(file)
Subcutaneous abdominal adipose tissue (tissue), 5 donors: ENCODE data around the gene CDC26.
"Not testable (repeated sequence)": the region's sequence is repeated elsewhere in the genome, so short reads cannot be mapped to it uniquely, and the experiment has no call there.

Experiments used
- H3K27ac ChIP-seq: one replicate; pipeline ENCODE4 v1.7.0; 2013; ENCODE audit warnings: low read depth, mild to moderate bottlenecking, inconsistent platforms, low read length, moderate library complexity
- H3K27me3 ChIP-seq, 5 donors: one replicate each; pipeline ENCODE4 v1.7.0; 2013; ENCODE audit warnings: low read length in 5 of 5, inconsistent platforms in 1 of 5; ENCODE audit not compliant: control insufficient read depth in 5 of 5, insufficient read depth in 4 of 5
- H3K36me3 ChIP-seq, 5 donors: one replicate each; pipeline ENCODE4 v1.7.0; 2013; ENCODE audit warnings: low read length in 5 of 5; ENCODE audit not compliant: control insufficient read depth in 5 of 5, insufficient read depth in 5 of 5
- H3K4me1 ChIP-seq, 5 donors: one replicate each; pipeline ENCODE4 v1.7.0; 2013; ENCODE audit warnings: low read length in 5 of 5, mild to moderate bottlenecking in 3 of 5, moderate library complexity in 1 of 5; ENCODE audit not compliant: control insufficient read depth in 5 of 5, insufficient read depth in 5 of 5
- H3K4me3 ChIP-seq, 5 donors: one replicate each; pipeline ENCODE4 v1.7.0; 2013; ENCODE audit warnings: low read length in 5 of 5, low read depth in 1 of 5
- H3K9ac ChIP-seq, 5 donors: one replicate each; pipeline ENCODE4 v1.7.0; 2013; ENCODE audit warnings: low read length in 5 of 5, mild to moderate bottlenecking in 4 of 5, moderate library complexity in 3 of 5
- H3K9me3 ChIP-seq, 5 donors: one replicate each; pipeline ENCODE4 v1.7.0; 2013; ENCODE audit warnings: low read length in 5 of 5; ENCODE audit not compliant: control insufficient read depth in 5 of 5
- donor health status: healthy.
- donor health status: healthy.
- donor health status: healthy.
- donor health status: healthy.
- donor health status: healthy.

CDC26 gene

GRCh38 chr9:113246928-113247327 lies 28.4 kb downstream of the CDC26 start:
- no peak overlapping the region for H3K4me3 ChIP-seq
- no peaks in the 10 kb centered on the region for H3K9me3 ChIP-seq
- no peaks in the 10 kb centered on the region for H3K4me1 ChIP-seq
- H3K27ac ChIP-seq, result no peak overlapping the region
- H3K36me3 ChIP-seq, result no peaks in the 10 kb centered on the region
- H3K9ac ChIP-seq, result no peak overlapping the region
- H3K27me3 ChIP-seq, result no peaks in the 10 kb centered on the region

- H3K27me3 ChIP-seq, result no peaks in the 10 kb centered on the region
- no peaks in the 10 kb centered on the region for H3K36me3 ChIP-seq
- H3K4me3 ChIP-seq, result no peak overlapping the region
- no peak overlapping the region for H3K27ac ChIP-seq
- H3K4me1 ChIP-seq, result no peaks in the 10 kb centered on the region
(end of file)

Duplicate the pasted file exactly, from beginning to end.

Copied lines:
Subcutaneous abdominal adipose tissue (tissue), 5 donors: ENCODE data around the gene CDC26.
"Not testable (repeated sequence)": the region's sequence is repeated elsewhere in the genome, so short reads cannot be mapped to it uniquely, and the experiment has no call there.

Experiments used
- H3K27ac ChIP-seq: one replicate; pipeline ENCODE4 v1.7.0; 2013; ENCODE audit warnings: low read depth, mild to moderate bottlenecking, inconsistent platforms, low read length, moderate library complexity
- H3K27me3 ChIP-seq, 5 donors: one replicate each; pipeline ENCODE4 v1.7.0; 2013; ENCODE audit warnings: low read length in 5 of 5, inconsistent platforms in 1 of 5; ENCODE audit not compliant: control insufficient read depth in 5 of 5, insufficient read depth in 4 of 5
- H3K36me3 ChIP-seq, 5 donors: one replicate each; pipeline ENCODE4 v1.7.0; 2013; ENCODE audit warnings: low read length in 5 of 5; ENCODE audit not compliant: control insufficient read depth in 5 of 5, insufficient read depth in 5 of 5
- H3K4me1 ChIP-seq, 5 donors: one replicate each; pipeline ENCODE4 v1.7.0; 2013; ENCODE audit warnings: low read length in 5 of 5, mild to moderate bottlenecking in 3 of 5, moderate library complexity in 1 of 5; ENCODE audit not compliant: control insufficient read depth in 5 of 5, insufficient read depth in 5 of 5
- H3K4me3 ChIP-seq, 5 donors: one replicate each; pipeline ENCODE4 v1.7.0; 2013; ENCODE audit warnings: low read length in 5 of 5, low read depth in 1 of 5
- H3K9ac ChIP-seq, 5 donors: one replicate each; pipeline ENCODE4 v1.7.0; 2013; ENCODE audit warnings: low read length in 5 of 5, mild to moderate bottlenecking in 4 of 5, moderate library complexity in 3 of 5
- H3K9me3 ChIP-seq, 5 donors: one replicate each; pipeline ENCODE4 v1.7.0; 2013; ENCODE audit warnings: low read length in 5 of 5; ENCODE audit not compliant: control insufficient read depth in 5 of 5
- donor health status: healthy.
- donor health status: healthy.
- donor health status: healthy.
- donor health status: healthy.
- donor health status: healthy.

CDC26 gene

GRCh38 chr9:113246928-113247327 lies 28.4 kb downstream of the CDC26 start:
- no peak overlapping the region for H3K4me3 ChIP-seq
- no peaks in the 10 kb centered on the region for H3K9me3 ChIP-seq
- no peaks in the 10 kb centered on the region for H3K4me1 ChIP-seq
- H3K27ac ChIP-seq, result no peak overlapping the region
- H3K36me3 ChIP-seq, result no peaks in the 10 kb centered on the region
- H3K9ac ChIP-seq, result no peak overlapping the region
- H3K27me3 ChIP-seq, result no peaks in the 10 kb centered on the region

- H3K27me3 ChIP-seq, result no peaks in the 10 kb centered on the region
- no peaks in the 10 kb centered on the region for H3K36me3 ChIP-seq
- H3K4me3 ChIP-seq, result no peak overlapping the region
- no peak overlapping the region for H3K27ac ChIP-seq
- H3K4me1 ChIP-seq, result no peaks in the 10 kb centered on the region